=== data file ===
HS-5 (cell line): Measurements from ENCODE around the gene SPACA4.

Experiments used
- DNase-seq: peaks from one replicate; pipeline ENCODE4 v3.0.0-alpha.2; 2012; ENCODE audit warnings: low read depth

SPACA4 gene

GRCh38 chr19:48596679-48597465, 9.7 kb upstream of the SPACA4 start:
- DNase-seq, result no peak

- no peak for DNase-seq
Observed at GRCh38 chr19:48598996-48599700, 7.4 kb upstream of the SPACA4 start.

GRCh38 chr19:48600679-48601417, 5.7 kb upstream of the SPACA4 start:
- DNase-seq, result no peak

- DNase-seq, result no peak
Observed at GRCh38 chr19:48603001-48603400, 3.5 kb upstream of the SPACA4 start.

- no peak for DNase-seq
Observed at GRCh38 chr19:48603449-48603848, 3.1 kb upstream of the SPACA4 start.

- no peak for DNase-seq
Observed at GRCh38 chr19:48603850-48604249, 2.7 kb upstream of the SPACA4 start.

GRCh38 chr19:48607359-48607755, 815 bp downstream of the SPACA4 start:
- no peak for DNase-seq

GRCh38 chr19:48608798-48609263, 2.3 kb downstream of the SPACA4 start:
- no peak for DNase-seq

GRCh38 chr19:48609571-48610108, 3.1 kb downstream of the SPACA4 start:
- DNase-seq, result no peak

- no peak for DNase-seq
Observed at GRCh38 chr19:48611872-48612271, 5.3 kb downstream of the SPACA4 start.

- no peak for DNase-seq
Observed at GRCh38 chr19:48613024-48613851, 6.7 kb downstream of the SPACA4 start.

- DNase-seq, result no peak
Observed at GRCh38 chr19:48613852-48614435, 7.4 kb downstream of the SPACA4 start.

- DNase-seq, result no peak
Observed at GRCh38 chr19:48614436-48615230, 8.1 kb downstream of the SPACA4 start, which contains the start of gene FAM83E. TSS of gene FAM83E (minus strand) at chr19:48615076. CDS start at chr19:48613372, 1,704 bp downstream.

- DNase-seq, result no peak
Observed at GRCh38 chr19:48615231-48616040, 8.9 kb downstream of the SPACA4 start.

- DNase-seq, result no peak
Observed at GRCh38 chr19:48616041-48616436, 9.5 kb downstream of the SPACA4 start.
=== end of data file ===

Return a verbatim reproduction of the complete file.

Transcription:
HS-5 (cell line): Measurements from ENCODE around the gene SPACA4.

Experiments used
- DNase-seq: peaks from one replicate; pipeline ENCODE4 v3.0.0-alpha.2; 2012; ENCODE audit warnings: low read depth

SPACA4 gene

GRCh38 chr19:48596679-48597465, 9.7 kb upstream of the SPACA4 start:
- DNase-seq, result no peak

- no peak for DNase-seq
Observed at GRCh38 chr19:48598996-48599700, 7.4 kb upstream of the SPACA4 start.

GRCh38 chr19:48600679-48601417, 5.7 kb upstream of the SPACA4 start:
- DNase-seq, result no peak

- DNase-seq, result no peak
Observed at GRCh38 chr19:48603001-48603400, 3.5 kb upstream of the SPACA4 start.

- no peak for DNase-seq
Observed at GRCh38 chr19:48603449-48603848, 3.1 kb upstream of the SPACA4 start.

- no peak for DNase-seq
Observed at GRCh38 chr19:48603850-48604249, 2.7 kb upstream of the SPACA4 start.

GRCh38 chr19:48607359-48607755, 815 bp downstream of the SPACA4 start:
- no peak for DNase-seq

GRCh38 chr19:48608798-48609263, 2.3 kb downstream of the SPACA4 start:
- no peak for DNase-seq

GRCh38 chr19:48609571-48610108, 3.1 kb downstream of the SPACA4 start:
- DNase-seq, result no peak

- no peak for DNase-seq
Observed at GRCh38 chr19:48611872-48612271, 5.3 kb downstream of the SPACA4 start.

- no peak for DNase-seq
Observed at GRCh38 chr19:48613024-48613851, 6.7 kb downstream of the SPACA4 start.

- DNase-seq, result no peak
Observed at GRCh38 chr19:48613852-48614435, 7.4 kb downstream of the SPACA4 start.

- DNase-seq, result no peak
Observed at GRCh38 chr19:48614436-48615230, 8.1 kb downstream of the SPACA4 start, which contains the start of gene FAM83E. TSS of gene FAM83E (minus strand) at chr19:48615076. CDS start at chr19:48613372, 1,704 bp downstream.

- DNase-seq, result no peak
Observed at GRCh38 chr19:48615231-48616040, 8.9 kb downstream of the SPACA4 start.

- DNase-seq, result no peak
Observed at GRCh38 chr19:48616041-48616436, 9.5 kb downstream of the SPACA4 start.